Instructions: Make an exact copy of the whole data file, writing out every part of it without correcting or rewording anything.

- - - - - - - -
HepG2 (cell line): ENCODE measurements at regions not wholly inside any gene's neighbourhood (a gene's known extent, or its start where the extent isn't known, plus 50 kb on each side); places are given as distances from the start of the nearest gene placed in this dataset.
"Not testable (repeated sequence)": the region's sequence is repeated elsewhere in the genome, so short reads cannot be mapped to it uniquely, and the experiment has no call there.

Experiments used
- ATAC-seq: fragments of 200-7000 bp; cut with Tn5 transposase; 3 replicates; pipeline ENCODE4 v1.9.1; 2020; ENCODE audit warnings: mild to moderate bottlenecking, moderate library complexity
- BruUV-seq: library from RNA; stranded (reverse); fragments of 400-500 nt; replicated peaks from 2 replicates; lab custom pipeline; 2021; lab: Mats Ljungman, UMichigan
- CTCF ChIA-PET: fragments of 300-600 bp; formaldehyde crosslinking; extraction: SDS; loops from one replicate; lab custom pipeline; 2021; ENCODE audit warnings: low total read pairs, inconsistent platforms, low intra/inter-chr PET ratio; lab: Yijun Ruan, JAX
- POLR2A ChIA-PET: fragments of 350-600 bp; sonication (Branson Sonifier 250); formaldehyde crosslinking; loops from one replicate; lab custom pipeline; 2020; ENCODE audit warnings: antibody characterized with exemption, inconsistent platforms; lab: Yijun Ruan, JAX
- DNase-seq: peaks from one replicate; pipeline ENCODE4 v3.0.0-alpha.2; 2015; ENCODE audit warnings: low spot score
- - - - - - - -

HepG2 (cell line): ENCODE measurements at regions not wholly inside any gene's neighbourhood (a gene's known extent, or its start where the extent isn't known, plus 50 kb on each side); places are given as distances from the start of the nearest gene placed in this dataset.
"Not testable (repeated sequence)": the region's sequence is repeated elsewhere in the genome, so short reads cannot be mapped to it uniquely, and the experiment has no call there.

Experiments used
- ATAC-seq: fragments of 200-7000 bp; cut with Tn5 transposase; 3 replicates; pipeline ENCODE4 v1.9.1; 2020; ENCODE audit warnings: mild to moderate bottlenecking, moderate library complexity
- BruUV-seq: library from RNA; stranded (reverse); fragments of 400-500 nt; replicated peaks from 2 replicates; lab custom pipeline; 2021; lab: Mats Ljungman, UMichigan
- CTCF ChIA-PET: fragments of 300-600 bp; formaldehyde crosslinking; extraction: SDS; loops from one replicate; lab custom pipeline; 2021; ENCODE audit warnings: low total read pairs, inconsistent platforms, low intra/inter-chr PET ratio; lab: Yijun Ruan, JAX
- POLR2A ChIA-PET: fragments of 350-600 bp; sonication (Branson Sonifier 250); formaldehyde crosslinking; loops from one replicate; lab custom pipeline; 2020; ENCODE audit warnings: antibody characterized with exemption, inconsistent platforms; lab: Yijun Ruan, JAX
- DNase-seq: peaks from one replicate; pipeline ENCODE4 v3.0.0-alpha.2; 2015; ENCODE audit warnings: low spot score